Many HP Laptops come with all 4 primary partitions occupied. To install Linux, more partitions must be created in addition to those already used partitions.
My Laptop has the 1st partition labeled “SYSTEM” in NTFS, and marked bootable. The 2nd partition is also in NTFS format but without a label, it holds the C: drive for windows. The 3rd partition is labeled “RECOVERY”, in NTFS format, and holds the HP Recovery image. The 4th partition is with label “HP_TOOLS” in FAT32 format, and is used for running HP diagnosis.
Some people suggests to remove the bootable SYSTEM partition, then use the Windows repair CD to repair C: and make it bootable. Some others suggest to remove the “HP_TOOLS” partition and create new partitions off the table entry of the 4th partition. After some thinking I decided not to touch the original disk layout. Instead, I changed the 2nd partition into an extended partition, moved the content (disk area) of the original 2nd partition into a logic partition, and created new partitions on the unused space from it.
Steps to Repartition
Boot into SystemRescueCD. You may download and burn the CD, boot from the CD, or create a USB stick to boot into.
Use “sfdisk -l -x -uS /dev/sda” to see the starting and ending sectors of all the partitions. Write those numbers down. Since the unit is in sectors, a number of 2048 means 1024k bytes (a k is 1024). You should notice the partitions are all at 1M (1024*1024) bytes boundary.
Run “gparted” in GUI to shrink the first partition by 1MiG (1M). Now again use “sfdisk -l -x -uS /dev/sda” to see that the first partition has been ending 2048 sectors earlier than before.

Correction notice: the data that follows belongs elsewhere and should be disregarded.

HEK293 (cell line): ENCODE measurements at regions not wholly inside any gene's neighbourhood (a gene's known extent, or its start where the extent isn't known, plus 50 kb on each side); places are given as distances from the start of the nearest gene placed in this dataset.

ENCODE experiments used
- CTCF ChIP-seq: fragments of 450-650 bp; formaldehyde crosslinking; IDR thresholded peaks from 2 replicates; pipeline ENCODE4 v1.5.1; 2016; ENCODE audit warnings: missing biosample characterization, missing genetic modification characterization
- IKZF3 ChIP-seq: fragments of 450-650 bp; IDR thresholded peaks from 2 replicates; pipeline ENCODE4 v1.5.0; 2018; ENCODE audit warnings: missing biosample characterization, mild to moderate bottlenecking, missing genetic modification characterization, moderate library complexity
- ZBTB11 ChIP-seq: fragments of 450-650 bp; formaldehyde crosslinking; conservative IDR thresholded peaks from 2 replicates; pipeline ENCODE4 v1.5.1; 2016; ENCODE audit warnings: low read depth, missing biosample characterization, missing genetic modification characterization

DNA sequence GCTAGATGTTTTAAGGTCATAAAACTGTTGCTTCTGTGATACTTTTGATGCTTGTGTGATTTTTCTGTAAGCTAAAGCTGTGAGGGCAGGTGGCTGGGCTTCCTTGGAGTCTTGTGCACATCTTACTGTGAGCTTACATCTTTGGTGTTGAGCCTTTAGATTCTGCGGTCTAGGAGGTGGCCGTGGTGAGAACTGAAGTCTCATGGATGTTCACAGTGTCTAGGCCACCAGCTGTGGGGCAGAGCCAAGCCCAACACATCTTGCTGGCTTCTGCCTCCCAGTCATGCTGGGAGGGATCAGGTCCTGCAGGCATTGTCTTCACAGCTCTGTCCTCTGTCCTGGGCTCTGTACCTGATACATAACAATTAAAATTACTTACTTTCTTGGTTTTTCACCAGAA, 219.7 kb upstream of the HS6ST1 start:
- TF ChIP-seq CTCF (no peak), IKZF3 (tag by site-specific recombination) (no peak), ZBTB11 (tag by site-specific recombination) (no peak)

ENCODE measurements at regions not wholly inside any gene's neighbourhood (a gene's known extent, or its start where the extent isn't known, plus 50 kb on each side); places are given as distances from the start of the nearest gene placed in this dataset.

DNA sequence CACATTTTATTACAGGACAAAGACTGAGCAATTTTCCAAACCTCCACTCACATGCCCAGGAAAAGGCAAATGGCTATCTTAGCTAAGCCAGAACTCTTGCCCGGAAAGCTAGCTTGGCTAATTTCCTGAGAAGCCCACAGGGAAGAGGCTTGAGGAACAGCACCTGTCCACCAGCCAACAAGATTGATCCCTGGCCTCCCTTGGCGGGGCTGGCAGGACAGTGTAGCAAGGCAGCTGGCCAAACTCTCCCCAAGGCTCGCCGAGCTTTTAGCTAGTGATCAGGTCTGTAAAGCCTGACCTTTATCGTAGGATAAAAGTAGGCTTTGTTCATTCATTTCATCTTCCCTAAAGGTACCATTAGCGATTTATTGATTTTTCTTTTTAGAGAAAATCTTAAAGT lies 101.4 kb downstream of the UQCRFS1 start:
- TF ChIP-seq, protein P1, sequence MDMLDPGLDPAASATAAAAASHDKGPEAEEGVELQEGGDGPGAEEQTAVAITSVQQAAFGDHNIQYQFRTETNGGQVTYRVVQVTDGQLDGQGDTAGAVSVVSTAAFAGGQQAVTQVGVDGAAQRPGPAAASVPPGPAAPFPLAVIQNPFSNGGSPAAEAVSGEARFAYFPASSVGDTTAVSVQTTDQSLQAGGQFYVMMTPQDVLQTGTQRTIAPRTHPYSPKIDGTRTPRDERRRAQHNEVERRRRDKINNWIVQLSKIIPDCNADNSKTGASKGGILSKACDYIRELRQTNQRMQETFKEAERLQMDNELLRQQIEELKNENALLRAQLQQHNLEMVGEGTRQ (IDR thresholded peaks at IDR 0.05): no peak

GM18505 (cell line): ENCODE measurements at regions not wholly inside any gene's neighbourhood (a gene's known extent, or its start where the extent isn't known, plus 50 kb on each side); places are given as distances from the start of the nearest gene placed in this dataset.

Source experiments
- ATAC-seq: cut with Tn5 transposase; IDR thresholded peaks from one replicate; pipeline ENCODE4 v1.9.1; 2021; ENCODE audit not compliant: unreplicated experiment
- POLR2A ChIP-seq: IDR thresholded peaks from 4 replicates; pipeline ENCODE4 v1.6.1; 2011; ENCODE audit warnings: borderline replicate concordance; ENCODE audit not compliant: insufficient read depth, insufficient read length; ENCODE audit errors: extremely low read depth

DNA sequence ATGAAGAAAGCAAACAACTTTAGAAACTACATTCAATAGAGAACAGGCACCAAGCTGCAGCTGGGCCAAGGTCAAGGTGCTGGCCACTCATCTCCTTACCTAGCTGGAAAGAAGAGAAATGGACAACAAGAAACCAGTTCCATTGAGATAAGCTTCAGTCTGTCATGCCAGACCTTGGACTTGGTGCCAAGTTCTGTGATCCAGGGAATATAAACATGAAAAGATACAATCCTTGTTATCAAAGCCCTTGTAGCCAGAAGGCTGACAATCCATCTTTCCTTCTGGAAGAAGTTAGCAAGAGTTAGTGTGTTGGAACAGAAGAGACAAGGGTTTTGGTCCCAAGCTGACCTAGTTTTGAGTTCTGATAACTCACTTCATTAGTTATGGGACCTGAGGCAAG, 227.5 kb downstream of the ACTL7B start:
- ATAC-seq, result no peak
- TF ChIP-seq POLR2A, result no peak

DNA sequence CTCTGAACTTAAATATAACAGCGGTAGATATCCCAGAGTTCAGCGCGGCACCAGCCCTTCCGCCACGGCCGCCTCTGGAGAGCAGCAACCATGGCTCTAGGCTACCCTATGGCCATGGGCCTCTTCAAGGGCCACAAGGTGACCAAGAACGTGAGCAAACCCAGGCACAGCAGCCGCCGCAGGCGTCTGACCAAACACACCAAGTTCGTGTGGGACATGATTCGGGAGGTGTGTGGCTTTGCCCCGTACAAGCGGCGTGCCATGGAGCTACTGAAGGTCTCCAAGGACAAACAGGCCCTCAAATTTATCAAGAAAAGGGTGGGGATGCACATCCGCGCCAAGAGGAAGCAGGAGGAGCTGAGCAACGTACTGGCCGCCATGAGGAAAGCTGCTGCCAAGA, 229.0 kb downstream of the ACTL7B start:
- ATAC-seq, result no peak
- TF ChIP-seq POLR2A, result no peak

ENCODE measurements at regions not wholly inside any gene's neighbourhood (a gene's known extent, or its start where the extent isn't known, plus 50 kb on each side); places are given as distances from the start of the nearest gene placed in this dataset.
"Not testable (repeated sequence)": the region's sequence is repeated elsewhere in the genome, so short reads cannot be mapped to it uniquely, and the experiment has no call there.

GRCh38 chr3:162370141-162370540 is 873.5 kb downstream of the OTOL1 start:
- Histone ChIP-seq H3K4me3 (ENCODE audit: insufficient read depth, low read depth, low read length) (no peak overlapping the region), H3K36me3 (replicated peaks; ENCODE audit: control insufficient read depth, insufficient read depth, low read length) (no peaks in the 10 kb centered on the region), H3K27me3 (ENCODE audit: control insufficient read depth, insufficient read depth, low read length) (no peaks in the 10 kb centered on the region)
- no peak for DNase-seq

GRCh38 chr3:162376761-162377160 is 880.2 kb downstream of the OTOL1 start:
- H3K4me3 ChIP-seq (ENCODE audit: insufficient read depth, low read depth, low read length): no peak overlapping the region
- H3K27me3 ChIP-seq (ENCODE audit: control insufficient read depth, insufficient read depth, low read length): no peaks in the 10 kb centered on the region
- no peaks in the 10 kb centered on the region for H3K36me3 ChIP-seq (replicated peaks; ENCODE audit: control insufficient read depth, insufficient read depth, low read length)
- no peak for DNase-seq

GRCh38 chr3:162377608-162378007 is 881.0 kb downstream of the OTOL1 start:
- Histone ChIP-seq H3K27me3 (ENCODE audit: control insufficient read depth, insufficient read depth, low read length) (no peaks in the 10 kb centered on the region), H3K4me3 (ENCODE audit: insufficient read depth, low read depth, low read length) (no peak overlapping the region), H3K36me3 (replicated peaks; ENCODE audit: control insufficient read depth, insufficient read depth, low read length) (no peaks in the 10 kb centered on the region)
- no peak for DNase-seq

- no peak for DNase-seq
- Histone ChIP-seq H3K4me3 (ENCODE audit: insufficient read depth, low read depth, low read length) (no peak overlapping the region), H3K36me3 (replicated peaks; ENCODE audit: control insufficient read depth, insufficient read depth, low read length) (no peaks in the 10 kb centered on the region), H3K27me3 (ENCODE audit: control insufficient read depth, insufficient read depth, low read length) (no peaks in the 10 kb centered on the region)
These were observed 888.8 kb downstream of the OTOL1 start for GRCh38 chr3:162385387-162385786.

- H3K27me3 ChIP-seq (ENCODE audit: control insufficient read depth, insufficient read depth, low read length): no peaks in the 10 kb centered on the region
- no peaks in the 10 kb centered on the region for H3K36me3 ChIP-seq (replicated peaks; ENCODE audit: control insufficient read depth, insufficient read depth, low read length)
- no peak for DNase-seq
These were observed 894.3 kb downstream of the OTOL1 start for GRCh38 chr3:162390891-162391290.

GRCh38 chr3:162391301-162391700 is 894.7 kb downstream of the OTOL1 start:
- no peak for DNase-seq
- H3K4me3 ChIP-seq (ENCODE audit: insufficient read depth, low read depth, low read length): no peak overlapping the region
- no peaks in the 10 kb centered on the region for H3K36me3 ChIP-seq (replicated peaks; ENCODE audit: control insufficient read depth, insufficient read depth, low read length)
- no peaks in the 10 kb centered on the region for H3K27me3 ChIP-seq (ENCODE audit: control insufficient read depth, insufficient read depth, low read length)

Now, use “fdisk” to delete the 2nd partition for C:. Create an extended partition that starts 2048 sectors earlier than before and ends the same as before. The partition table of this extended partition will be held at the last 1MiG disk area of the original 1st partition, this 1MiG is available now because we shrunk the 1st partition by 1MiG.
Create a new logic partition of NTFS format inside the extended partition, and make sure it starts and ends at the same sectors as original C: partition was. Since this partition points to the exact original C: disk area, it will contain the content of C:. Merely creating and deleting a partition only changes the values of a partition table entry, it does not change the content of the disk area for the partition, thus now we’ve got the original partition of C: back as an extended logic partition.
Boot into windows, and it will detect the change of partition tables and search for any inconsistency on the disks. Wait till it finishes. Everything should work just the same as before.
Boot into SysRescueCD again, shrink the partition for C: by the amount you like to release to the new Linux installation. Boot into windows so that it checks the disk again and make sure it works well again.
Now, create new partitions for Linux and install the Linux of your choice to the new partitions. All done!